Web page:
A star came falling from the sky.
As the day's last light is dying.
As thoughts possess the fashion of the mood.
A sudden strange unfolding.
As when the imperial bird wide-circling.
A tender morn for thee.
At milking time, when shadows climb.
At Naishapur his ashes lie.
At Nebra, by the Unstrut.
A tree is blossoming in some distant grove.
A twilight star that rests above the steep.
Autumn with the rush of the storm.
Awake, awake! Nay, slumber not.
Awake, O lyre! thy tender rhythmic throng.
A wee bit raggit laddie.
A welcome would I give thee, new-born

year.
A white sail gleamed across the bay.
A word, and all a heart.
A world of radiant roses iar and wide.
Backward, turn backward, O Time, in your

flight.
Beautiful woman, thou art.
Before the beginning of years.
Behold him! How his great heart glows.
Be like the sun, that pours its ray.
Beneath the mild sun vanish.
Beside the glowing flames we sat.
Be strong, O soul! The morning breaketh

fair.
Be there a traitor who deserves in sooth.
Be to every man just, -and to Woman.
Better to smell the violet cool.
Beyond the edge of the mountain.
Beyond the mountains' dusky mass,
Blessed is he who hath not trod the ways..
Bless my heart! You're come at last.
Blow, blow, ye trumpets, blow,
Blow, freely blow.
Blue hills beneath the haze.
Bold March! Wild March.
Breathing the summer-scented air.
Bring the rod, the line, the reel.
Broad wave on wave of scarlet.
Burly and big his books among.
Bursts from a rending East in flaws.
But one short week ago the trees were bare.
By Nebo's lonely mountain.
By silent forest and field and mossy stone.
By the city dead-house by the gate.
By the dark and silent river.
By the moon's pale light.
By ways of dreaming and doing.
Can aught into the Innermost intrude.
Cast first the World.
Chaste pilot of the dawn.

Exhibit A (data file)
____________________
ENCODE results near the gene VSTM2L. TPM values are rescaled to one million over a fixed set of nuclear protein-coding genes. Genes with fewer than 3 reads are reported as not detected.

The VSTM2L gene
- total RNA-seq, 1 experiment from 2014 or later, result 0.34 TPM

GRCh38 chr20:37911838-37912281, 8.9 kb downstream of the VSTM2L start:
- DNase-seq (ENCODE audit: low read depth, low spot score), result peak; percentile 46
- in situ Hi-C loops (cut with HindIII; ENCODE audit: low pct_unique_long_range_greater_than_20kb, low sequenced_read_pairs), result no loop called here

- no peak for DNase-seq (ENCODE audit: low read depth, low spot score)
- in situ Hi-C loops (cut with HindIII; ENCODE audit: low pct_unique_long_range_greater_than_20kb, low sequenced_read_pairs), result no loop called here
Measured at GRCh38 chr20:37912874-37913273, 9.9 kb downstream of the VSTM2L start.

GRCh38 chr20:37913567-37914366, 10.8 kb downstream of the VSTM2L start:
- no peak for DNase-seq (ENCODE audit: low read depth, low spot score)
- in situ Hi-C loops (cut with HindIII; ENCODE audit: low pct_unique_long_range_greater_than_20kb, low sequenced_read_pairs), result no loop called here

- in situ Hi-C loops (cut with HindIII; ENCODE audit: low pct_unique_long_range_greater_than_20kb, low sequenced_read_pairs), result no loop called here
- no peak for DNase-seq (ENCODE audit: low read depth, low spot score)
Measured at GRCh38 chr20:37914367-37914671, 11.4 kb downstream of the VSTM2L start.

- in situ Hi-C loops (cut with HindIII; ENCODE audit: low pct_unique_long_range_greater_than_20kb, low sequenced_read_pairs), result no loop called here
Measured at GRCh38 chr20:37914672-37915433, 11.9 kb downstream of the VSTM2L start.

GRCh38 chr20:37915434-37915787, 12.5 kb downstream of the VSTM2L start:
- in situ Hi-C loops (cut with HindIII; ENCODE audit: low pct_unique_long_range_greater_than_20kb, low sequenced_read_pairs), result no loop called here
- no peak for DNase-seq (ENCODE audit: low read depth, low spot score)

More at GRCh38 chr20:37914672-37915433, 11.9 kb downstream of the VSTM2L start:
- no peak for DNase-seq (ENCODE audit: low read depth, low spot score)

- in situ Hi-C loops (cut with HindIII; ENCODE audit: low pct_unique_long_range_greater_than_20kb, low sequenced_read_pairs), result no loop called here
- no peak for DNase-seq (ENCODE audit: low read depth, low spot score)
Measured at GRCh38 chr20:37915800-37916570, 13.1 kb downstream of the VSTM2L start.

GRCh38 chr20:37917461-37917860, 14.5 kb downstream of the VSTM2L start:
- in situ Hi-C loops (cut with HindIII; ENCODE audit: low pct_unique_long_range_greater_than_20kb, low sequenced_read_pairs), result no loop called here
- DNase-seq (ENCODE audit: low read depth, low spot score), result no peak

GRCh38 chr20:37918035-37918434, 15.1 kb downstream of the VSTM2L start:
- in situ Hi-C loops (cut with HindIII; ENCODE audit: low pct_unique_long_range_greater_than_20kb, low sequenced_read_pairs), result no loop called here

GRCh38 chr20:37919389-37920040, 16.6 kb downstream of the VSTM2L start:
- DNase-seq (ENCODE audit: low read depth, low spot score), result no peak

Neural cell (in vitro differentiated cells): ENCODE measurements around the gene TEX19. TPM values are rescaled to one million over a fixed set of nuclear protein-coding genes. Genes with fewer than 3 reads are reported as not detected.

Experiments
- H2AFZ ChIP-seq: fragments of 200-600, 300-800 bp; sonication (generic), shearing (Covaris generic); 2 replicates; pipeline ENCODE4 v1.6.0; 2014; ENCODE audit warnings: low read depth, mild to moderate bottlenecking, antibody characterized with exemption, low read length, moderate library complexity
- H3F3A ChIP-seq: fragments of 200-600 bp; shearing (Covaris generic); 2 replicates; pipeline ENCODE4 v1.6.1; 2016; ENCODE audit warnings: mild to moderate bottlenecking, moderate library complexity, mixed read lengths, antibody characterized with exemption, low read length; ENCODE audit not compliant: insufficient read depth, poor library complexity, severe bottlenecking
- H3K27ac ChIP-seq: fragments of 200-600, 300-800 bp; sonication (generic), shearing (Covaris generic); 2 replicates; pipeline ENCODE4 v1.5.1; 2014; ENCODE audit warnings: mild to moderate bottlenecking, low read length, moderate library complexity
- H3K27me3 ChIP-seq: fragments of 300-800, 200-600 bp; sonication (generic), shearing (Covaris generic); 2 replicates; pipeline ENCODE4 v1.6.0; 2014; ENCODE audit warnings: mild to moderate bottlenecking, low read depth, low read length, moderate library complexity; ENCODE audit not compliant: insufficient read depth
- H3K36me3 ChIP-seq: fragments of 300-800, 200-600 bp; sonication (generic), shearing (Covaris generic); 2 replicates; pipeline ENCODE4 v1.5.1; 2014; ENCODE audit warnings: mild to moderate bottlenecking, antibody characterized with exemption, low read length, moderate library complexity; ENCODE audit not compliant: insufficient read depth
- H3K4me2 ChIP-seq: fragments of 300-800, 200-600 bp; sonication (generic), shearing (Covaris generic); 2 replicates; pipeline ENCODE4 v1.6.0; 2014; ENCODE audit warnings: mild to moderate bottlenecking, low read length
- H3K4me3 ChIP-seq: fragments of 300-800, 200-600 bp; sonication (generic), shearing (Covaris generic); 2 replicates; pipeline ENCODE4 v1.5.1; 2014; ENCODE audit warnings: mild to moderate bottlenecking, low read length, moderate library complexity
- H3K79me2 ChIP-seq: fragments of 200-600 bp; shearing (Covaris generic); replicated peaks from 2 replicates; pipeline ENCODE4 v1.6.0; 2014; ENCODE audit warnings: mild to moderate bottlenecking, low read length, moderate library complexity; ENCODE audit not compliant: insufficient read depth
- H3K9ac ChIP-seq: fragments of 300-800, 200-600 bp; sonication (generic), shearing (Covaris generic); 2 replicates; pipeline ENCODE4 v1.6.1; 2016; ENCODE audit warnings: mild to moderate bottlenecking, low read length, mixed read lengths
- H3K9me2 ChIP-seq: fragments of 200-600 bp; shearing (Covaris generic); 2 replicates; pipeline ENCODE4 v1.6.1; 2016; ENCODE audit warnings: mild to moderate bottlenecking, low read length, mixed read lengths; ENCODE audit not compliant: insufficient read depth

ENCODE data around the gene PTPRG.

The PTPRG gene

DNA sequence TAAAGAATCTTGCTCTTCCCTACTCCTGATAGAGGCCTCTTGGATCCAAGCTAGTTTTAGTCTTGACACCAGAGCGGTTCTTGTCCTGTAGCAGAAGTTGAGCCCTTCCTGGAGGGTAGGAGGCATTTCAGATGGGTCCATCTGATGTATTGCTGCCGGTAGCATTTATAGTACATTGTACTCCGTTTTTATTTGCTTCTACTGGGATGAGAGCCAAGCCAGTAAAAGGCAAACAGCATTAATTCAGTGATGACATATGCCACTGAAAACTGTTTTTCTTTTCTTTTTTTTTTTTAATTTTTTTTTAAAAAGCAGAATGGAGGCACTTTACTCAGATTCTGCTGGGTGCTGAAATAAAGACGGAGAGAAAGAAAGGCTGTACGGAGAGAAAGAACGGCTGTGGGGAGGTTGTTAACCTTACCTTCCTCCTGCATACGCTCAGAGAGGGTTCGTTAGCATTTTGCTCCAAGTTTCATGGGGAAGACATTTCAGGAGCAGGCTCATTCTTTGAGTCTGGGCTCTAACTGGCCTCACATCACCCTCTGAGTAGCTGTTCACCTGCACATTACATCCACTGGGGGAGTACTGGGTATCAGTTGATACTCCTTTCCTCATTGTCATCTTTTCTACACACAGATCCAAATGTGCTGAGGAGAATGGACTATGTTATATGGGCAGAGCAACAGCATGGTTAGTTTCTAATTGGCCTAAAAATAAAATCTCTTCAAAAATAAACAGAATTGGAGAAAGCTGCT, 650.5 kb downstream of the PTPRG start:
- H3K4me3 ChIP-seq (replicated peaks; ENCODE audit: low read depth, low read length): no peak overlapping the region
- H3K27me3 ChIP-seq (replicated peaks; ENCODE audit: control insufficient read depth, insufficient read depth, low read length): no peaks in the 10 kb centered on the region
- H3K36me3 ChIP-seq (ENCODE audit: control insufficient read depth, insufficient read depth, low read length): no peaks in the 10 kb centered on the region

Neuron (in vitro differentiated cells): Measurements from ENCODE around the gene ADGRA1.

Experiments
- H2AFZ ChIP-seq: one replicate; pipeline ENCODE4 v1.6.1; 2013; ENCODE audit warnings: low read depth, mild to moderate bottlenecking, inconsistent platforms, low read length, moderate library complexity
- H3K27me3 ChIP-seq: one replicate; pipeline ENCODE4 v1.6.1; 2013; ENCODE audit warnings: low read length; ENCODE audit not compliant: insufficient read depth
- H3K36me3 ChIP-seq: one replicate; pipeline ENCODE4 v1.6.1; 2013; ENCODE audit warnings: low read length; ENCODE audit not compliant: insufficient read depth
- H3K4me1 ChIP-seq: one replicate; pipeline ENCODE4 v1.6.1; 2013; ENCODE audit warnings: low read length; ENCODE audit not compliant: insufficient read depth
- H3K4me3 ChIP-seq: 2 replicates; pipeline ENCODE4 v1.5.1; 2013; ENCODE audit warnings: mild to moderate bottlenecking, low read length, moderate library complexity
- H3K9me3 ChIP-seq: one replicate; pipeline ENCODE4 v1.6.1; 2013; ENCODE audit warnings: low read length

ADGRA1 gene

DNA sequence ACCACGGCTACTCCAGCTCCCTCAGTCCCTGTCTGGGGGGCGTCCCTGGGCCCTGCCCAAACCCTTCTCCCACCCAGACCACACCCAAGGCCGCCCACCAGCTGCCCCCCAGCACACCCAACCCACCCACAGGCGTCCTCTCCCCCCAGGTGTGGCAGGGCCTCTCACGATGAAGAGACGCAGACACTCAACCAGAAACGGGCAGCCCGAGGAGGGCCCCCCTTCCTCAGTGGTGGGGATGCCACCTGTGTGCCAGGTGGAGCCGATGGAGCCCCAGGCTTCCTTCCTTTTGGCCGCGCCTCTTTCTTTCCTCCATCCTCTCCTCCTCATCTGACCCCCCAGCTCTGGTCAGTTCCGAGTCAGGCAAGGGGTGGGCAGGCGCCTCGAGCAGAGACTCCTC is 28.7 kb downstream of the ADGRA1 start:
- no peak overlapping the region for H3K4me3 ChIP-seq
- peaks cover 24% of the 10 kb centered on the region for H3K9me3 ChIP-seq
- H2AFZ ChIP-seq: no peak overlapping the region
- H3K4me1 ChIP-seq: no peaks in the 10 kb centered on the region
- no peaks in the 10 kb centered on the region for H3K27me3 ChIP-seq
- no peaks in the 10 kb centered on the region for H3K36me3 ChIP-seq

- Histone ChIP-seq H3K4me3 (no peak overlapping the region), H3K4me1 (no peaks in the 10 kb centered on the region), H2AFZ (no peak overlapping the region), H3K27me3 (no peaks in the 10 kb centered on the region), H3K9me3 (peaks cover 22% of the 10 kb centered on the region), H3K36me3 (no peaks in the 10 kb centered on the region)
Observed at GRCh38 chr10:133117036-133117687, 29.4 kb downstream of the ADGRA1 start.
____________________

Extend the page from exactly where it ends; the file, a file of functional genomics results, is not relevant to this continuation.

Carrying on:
Come my tan-faced children.
Come out and hear the waters shoot.
Come over, come over the waters so dark.

Come,” said her voice.

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453

78
290
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236
265
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85
295

53
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rare,

471

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431
309
358
96
75
441
167

462
486
378

347

146

477
395

232
486
382
422
216
411

97
435

49
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107
85

18
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441
132

41
331
280
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377

158

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273
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117

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450

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393
182

37
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304
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423
487
103

Come up hither! come away!"
Crude, pompous, turgid," the reviewers

said.
Cut-cut-cot-ca-dive-cot!
Dare not to tell me I have lost thee.
Dark night her tent once more unfurled.
Daughters of Eve! Your mother did not

well.
Day follows day; years perish.
Dear brother, thou who grandly didst aspire.
Death solves the doubt.
Didst thou rejoice because the day was fair.
Dost deem him weak who owns.
Dost thou not know God's country.
Do you know you have asked for the cost-

liest thing.
Do you remember me, my glorified.
Down by the salley gardens:
Dream not I hold too dear.
Drecker, a drawbridge keeper opened wide.
Dwell not too long with solitude.
Each day when the glow of sunset.
Each moment holy is.
Each on his own strict line we move.
Each year I mark one lone outstanding tree.
E'en while I sing, see Faction urge her

claim.
Engender beauty in the realm of thought.
England's sun was slowly setting.
Ensigns of empires flaunt thy flanking wall.
Ere country ways had turned to street.
Fair young mother, with children three.
Far hence amid an isle of wondrous beauty.
Far nobler the sword that is nicked and

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worn.

Hark! the owlet flaps his wings.
Hark! to the voice which cries.
Haste not, halt not; it will go.